“It is not surprising that Lagos is the top start-up hub in Africa,” Andrew S Nevin, Partner/Chief Economist, PwC, Nigeria said.This is because, according to Nevin, “There are big challenges to solve on a massive scale,” and “it’s only solvable with innovation.”
The country’s top economic performer has one of Nigeria’s highest urbanisation rates as more people arrive in search of opportunity, creating demand for accommodation, financial service products, roads, health care and electricity, amongst other things.
Although Lagos is Nigeria’s smallest by land area, the centre of excellence is Africa’s largest, a densely-packed megalopolis that is home to an estimated 21 million people. Nigeria’s most populous.
On its own, Nigeria’s economic capital would rank as Africa’s seventh-largest economy. Known for its traffic gridlock and entrepreneurial dynamism, Lagos alone is responsible for about 30 percent of Nigeria’s gross domestic product. If Lagos was a country, its economy which is worth over $136-billion would not only be the seventh-largest in Africa, it would be ahead of Cote D’Ivoire and Kenya.
A breakdown of the report by StartupBlink, one of the world’s most comprehensive startup ecosystem map and research centres revealed that Lagos was also ranked in the global top 50 cities for E-commerce & Retail Technology and in the global top 100 for both Transportation Technology and Education Technology, a natural by-product of the pandemic’s digital acceleration.
Ibadan was another city that saw a massive increase in ranking, jumping 601 spots to 353rd globally and 2nd in Nigeria, surpassing the Nigerian capital of Abuja. The latter ranked 3rd nationally, fell 12 spots to 466th on the global ranking, while Port Harcourt decreased by 6 spots to 906th.
The newest Nigerian city in the rankings, Enugu, came out at the 978th spot globally and 5th nationally. Benin City increased 9 spots to 979th, while Kano jumped 14 spots to 981st. In total, Nigeria now has seven cities in the global top 1000 and continues to have the highest number of ranked cities of any African nation.
As a result, Nigeria reported one of the notable increases in Africa, it leapt 5 spots to now rank 63rd globally. It is the highest-ranking country in Western Africa and the 3rd highest-ranking country in Africa.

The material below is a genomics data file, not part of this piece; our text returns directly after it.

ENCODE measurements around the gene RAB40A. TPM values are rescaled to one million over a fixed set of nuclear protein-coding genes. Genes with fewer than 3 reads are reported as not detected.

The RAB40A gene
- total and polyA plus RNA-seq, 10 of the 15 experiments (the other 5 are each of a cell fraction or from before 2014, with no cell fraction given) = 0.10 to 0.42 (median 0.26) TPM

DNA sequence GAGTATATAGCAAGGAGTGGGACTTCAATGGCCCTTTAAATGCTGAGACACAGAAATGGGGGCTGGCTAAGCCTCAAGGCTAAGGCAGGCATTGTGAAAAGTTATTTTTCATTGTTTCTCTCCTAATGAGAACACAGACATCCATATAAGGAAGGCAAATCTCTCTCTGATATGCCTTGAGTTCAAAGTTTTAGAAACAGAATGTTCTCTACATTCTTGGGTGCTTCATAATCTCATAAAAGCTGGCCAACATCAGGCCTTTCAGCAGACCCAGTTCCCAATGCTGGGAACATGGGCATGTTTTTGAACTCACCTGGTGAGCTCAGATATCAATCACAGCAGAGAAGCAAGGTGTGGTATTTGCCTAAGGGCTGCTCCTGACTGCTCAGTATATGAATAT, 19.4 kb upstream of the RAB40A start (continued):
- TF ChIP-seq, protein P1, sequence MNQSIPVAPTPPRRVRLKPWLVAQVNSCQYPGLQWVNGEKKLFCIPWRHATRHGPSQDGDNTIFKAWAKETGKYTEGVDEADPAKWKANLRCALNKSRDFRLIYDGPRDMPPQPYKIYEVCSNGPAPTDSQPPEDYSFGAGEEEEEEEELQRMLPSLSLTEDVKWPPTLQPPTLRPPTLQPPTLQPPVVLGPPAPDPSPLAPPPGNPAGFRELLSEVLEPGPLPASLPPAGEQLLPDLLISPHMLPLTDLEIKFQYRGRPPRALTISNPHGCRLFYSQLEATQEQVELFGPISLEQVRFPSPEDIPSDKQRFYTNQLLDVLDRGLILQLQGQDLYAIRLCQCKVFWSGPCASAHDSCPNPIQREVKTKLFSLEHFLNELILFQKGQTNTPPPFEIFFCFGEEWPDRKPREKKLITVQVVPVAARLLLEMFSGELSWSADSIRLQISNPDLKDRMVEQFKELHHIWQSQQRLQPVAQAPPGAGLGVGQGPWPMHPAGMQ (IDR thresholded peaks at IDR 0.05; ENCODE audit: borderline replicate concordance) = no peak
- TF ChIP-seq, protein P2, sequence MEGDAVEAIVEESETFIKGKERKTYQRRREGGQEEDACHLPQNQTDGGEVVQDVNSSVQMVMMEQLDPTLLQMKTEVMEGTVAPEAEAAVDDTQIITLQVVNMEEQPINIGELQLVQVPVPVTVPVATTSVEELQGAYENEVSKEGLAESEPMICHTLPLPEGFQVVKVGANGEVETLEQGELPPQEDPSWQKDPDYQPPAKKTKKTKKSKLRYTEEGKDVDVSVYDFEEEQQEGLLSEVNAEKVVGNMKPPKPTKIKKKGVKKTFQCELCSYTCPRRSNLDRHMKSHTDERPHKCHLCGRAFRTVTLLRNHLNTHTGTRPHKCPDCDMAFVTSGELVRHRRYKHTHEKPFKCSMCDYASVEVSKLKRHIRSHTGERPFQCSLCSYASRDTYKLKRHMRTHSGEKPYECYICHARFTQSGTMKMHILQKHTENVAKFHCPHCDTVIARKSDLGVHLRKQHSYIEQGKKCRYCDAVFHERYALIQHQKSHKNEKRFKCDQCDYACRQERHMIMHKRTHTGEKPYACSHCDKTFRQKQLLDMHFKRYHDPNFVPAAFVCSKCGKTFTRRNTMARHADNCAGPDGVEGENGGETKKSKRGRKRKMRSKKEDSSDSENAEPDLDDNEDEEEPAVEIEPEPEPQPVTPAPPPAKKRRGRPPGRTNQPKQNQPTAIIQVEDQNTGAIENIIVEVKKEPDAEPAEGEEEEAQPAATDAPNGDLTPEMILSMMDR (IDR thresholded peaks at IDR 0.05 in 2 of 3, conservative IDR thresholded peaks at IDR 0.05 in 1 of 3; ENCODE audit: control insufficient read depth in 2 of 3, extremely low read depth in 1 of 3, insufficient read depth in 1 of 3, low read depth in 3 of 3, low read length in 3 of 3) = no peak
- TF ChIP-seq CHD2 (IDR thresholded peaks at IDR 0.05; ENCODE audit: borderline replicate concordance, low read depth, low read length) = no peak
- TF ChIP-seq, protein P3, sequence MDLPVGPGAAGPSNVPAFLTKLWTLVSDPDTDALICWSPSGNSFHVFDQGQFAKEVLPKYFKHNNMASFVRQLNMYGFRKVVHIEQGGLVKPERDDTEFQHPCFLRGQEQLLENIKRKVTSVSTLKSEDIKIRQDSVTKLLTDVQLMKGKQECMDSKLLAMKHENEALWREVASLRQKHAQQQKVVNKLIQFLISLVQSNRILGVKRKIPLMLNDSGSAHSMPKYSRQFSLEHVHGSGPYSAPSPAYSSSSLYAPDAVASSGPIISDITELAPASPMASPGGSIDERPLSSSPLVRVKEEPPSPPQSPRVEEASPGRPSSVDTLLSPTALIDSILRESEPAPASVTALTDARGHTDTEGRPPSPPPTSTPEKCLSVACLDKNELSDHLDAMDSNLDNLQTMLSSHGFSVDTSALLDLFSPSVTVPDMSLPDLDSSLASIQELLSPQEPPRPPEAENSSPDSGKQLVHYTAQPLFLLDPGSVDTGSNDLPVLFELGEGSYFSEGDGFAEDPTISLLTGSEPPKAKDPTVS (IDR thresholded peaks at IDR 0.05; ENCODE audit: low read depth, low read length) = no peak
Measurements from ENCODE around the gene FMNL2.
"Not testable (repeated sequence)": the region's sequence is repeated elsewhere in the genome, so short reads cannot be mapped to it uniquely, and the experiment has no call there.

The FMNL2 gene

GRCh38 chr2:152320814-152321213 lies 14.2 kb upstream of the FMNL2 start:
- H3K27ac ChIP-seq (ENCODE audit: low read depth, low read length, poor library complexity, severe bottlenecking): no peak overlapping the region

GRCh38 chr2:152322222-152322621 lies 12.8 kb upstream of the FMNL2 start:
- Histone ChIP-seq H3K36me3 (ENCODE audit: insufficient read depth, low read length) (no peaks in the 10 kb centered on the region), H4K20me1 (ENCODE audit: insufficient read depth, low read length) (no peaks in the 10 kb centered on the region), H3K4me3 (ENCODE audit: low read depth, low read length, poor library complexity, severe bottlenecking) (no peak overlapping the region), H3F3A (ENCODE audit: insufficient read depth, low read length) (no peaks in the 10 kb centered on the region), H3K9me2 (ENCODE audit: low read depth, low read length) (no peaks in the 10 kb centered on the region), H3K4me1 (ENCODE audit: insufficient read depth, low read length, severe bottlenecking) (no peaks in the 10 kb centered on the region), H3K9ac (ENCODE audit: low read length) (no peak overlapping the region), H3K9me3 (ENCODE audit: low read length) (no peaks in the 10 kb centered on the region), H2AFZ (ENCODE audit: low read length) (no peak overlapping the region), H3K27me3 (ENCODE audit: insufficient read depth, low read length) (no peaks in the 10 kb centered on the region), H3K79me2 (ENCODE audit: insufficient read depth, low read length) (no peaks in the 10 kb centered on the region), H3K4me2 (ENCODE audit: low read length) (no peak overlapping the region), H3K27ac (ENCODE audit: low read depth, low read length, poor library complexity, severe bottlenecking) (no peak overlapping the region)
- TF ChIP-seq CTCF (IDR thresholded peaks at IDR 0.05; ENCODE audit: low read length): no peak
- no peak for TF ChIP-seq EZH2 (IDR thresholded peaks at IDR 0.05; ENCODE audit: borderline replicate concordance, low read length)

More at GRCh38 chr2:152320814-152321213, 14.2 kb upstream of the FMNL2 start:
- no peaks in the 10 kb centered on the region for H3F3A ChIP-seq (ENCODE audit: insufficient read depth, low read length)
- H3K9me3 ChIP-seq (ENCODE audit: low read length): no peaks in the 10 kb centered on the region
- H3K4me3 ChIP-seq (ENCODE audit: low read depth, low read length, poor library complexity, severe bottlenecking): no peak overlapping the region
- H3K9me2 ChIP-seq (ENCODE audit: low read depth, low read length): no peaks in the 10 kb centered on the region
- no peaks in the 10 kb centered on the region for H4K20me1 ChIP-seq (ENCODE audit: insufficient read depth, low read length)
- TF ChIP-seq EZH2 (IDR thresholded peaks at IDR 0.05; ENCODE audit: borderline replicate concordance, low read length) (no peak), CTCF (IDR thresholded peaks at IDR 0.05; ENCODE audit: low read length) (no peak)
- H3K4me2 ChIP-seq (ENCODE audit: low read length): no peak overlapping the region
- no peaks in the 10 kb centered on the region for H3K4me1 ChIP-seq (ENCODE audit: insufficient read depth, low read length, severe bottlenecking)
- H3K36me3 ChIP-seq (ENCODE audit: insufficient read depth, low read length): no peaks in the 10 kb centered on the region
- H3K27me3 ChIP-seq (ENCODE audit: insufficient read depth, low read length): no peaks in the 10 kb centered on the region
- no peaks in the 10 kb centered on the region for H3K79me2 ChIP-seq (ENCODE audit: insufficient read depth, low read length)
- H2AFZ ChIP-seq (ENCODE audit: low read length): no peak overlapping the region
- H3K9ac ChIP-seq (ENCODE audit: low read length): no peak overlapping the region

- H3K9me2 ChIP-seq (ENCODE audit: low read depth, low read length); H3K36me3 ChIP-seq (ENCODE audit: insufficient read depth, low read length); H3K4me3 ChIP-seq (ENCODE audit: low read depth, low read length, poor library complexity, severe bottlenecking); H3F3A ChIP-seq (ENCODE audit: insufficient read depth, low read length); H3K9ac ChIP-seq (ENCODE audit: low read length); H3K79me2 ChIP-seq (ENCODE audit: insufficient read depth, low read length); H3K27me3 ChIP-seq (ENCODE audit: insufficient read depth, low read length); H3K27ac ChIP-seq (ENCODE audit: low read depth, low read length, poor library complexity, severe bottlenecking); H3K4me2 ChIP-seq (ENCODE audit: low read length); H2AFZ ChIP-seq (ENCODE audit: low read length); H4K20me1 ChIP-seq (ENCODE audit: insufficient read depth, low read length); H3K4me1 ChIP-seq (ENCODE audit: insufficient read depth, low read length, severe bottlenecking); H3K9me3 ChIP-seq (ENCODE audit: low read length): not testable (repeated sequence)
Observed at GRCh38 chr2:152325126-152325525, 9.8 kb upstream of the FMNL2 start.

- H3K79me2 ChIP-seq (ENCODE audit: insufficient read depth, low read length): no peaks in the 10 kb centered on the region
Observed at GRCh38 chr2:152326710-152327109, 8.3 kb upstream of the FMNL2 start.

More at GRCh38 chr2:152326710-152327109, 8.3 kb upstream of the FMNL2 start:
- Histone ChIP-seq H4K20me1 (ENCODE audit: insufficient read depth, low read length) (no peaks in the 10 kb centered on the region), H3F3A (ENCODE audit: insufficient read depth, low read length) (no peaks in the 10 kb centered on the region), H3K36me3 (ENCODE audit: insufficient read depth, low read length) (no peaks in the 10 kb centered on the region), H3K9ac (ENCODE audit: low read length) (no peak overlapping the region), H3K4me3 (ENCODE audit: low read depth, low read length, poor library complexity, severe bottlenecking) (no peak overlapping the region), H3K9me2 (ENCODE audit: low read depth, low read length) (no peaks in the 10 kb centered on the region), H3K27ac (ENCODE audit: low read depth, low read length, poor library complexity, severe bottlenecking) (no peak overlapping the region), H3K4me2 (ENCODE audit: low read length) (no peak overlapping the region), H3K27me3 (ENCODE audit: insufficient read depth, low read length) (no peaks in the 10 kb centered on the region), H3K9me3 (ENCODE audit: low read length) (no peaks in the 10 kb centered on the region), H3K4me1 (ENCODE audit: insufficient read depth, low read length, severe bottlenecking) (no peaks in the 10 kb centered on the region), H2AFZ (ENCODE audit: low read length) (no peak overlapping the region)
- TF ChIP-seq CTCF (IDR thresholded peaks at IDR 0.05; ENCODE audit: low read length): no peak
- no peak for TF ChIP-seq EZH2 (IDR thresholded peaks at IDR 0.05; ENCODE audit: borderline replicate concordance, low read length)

“Nigeria has increased significantly, gaining 5 spots to rank 63rd globally. It is the highest-ranking country in Western Africa and the 3rd highest-ranking country in Africa,” research analysts at StartupBlink, said.
Within Africa, the Global Startup Ecosystem Index 2021 showed that there were differences among sub-regions. Central Africa had no representation in the rankings; Eastern Africa grew from 4 to 6 countries in the global top 100. Northern Africa kept its three representatives in the global top 100, yet two of the three nations (Tunisia and Morocco) declined in rank.
Southern Africa had a good year; not only did South Africa join the global top 50 this year, but a second Southern African country (Namibia) joined the rankings.
It was a good year for Western Africa as all ranked countries (Nigeria, Ghana, and Cape Verde) improved their rankings.
Despite nurturing unicorns like Jumia, an online shop for electronics, phones, and fashion, Nigeria, according to StartupBlink, faces some major challenges, such as a lack of financing options and even a lack of broadband internet infrastructure.
“Government entrepreneurship programs are present but need to be developed, as does legislation and public sector support,” the report said.
Nigerian and Kenyan start-ups accounted for over 77 percent of the total investment attracted in 2020. Nigeria alone was estimated to have been backed by more than $600 million in venture capital funding in 2019.
Access to funding for many of the smaller start-ups in Africa’s largest economy remains a key challenge that is crippling growth.